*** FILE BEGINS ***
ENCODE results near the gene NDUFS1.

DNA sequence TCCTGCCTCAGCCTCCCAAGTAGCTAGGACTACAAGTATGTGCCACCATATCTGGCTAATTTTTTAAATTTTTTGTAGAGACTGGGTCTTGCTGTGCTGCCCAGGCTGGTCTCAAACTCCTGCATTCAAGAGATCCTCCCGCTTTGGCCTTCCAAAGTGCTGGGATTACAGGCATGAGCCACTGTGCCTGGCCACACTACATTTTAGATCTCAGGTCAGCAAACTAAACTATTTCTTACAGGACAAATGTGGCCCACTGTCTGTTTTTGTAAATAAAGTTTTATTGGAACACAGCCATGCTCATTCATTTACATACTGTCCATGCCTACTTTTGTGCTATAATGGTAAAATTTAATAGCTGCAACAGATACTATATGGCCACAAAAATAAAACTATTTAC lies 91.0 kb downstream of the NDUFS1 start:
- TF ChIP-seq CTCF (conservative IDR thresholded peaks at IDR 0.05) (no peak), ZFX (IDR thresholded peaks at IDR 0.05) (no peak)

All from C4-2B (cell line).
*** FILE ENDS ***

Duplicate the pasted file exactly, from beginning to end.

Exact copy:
ENCODE results near the gene NDUFS1.

DNA sequence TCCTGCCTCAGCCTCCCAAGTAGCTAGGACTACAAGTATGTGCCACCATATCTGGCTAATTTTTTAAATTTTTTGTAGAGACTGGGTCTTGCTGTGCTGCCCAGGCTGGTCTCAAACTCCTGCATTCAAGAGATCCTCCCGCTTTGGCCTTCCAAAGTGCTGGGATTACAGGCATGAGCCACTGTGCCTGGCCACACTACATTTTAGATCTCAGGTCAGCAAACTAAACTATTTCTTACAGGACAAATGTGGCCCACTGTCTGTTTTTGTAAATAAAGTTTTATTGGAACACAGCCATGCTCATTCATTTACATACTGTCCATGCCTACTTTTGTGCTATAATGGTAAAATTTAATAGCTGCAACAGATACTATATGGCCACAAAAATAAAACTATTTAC lies 91.0 kb downstream of the NDUFS1 start:
- TF ChIP-seq CTCF (conservative IDR thresholded peaks at IDR 0.05) (no peak), ZFX (IDR thresholded peaks at IDR 0.05) (no peak)

All from C4-2B (cell line).